We also found that people who have sex more often are more likely to be in favor of having period sex — between 50 and 60 percent of those having sex multiple times a week or more are somewhat or enthusiastically in favor of it.
Do married people have less sex?
It seems we’re much like the straights in this regard. 25% of married or civil unioned humans reported sex once a week or more, opposed to 55% of couples who live together, 50% of engaged couples, 62% of couples “planning to get engaged” and 68% of those “dating seriously.” Regardless, 89% of monogamous married couples are either happy or ecstatic about their relationship and only 3% of married non-monogamous people and monogamous married people report being unhappy in their relationships or wanting to break up.
So marriage might mean less sex, but it doesn’t mean less happiness. Priorities shift, kids get born, you know the drill. We didn’t ask survey-takers if they’d had kids, because we’re idiots, but a lot of you mentioned childbirth and raising kids as a turning point towards less sexual frequency.
On how you described your sex lives
We also asked “what word would or phrase you use to describe your sex life?” There was, predictably, a distinct language shift as frequency declined, but it seems like the vast majority of people having sex at least multiple times a month are pretty cool with their sex lives.
Words and phrases used by people who have sex once a week or more include Mind-blowing, “Whoa,” Hot As Fuck, Glorious and Communicative, “my girlfriend and I should take up a hobby,” Passionate, Intense and Frequent and Fulfilling.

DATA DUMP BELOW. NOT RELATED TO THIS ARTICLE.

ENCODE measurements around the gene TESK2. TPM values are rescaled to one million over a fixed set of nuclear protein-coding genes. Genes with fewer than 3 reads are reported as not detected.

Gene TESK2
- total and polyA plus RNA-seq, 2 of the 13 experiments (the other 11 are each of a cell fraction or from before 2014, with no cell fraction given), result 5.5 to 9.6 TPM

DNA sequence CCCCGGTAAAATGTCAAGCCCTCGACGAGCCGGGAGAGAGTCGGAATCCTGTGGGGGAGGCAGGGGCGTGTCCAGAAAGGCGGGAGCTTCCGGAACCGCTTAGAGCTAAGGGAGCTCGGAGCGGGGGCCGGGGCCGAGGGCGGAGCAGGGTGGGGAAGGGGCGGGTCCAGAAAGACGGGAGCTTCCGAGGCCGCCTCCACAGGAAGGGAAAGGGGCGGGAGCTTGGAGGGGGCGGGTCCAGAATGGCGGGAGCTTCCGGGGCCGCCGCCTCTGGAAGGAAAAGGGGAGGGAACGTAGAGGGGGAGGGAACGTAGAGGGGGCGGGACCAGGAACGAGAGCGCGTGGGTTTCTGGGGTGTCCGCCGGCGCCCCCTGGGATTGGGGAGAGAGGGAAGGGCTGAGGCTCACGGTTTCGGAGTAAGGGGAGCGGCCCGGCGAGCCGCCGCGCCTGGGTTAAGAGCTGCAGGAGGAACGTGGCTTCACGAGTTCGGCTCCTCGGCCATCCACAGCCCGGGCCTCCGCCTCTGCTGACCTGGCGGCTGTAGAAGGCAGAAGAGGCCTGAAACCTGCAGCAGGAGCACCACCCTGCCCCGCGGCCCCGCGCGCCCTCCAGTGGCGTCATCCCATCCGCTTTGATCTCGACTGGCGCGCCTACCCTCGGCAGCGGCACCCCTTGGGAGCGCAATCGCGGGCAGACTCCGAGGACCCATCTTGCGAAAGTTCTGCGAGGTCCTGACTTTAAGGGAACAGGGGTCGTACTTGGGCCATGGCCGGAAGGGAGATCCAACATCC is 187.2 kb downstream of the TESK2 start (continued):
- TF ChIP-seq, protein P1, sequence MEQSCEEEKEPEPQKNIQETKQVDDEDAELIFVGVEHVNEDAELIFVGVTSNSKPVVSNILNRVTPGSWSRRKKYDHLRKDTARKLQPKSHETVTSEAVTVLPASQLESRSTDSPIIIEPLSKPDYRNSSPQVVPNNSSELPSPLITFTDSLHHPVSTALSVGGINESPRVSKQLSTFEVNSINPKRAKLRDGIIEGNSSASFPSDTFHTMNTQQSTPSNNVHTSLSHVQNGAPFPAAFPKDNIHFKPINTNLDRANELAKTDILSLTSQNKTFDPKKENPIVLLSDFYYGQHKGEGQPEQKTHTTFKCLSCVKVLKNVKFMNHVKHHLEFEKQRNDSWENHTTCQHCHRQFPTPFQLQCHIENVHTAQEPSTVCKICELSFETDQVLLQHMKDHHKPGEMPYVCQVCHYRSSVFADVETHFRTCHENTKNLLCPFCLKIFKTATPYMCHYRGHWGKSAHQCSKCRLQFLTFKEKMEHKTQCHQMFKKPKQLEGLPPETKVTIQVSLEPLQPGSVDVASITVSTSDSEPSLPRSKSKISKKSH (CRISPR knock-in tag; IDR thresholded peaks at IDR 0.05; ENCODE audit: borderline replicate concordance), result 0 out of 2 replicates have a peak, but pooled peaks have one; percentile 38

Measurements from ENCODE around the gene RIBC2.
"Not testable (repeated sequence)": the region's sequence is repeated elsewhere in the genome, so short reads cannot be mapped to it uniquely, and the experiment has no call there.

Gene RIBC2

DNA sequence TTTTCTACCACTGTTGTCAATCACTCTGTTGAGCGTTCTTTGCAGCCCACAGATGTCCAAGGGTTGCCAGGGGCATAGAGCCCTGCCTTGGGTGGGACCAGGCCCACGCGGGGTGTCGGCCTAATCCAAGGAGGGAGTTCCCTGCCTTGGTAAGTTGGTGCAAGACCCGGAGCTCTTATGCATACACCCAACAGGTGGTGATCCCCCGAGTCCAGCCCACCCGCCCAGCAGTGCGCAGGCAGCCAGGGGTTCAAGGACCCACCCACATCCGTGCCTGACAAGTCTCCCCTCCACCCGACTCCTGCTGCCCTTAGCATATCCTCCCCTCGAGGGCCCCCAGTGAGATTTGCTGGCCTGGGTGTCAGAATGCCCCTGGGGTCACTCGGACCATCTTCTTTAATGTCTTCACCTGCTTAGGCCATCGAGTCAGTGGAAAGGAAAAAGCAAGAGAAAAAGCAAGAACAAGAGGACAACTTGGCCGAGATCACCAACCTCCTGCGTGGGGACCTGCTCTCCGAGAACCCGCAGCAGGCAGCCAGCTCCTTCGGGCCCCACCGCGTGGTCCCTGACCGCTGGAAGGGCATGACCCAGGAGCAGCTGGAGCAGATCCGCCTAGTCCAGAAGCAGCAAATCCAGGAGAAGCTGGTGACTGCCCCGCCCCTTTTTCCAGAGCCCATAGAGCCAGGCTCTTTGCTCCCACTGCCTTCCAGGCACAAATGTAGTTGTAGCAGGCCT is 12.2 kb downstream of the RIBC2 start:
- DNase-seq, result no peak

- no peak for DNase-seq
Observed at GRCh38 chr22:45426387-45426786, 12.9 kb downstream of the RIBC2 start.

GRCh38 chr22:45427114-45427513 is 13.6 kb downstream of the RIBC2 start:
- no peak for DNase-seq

The language starts shifting once we get into “multiple times a month,” but only slightly. Most of the words are positive, but there’s a bit more neutral/negative language showing up, too, like “average,” “nice, i guess,” and “enjoyable when I remember to have sex.”
The once-a-month folks are split — “Awesome” and “Loving” comes up, but so does a lot of “Lacking” and “Boring.”
Once we get into “multiple times a year” or less, words take a strong negative shift — “occasionally dormant,” “on hiatus” and “quiet” show up quite a bit, but so does the occasional “passionate.”
Once a year or less, though? Y’all ain’t happy! We’ve got Lesbian Bed Death, Insufficient, Awkward, Rare, On Hold, and some clever answers including “God bless the person who invented the vibrator,” “Deader than Elvis,” and “Right-handed.”
Most of you are very happy in your relationships regardless of how much sex you’re having, which is great. Having sex every day or multiple times a day makes people feel pretty ecstatic and thrilled to be alive, but usually doesn’t last past the first year or so of the relationship. We do have less sex than the straights, but not that much less, and our sexual encounters probably last a bit longer, too. Lesbian bed death is real — but so is bed death for heterosexual couples! It does seem like once we get below the “multiple times a month,” threshold, though, the relationship could very well be suffering, but of course that’s not true for every relationship.
Here’s some other things we’ve written on the topic of sexual frequency that might interest you — and be sure to check out the comments which are also filled with good advice!
- Moving Beyond Lesbian Bed Death and Bridging The Libido Gap
- How We Survived Lesbian Bed Death
- The Masters of Sex Cure
- So Your Girlfriend Never Ever Ever Wants To Have Sex
- Here Is A Worksheet To Help You Talk To Partners About Sex
- When Relationships Feel Sorta Dull
- Let’s Talk About (Having More) Sex
- You Need Help (ON VIDEO!): You Want to Want Her But You Don’t
- You Can’t Always Get What You Want(In Bed)
Stay tuned for even more captivating bits of info we know about what you do in bed!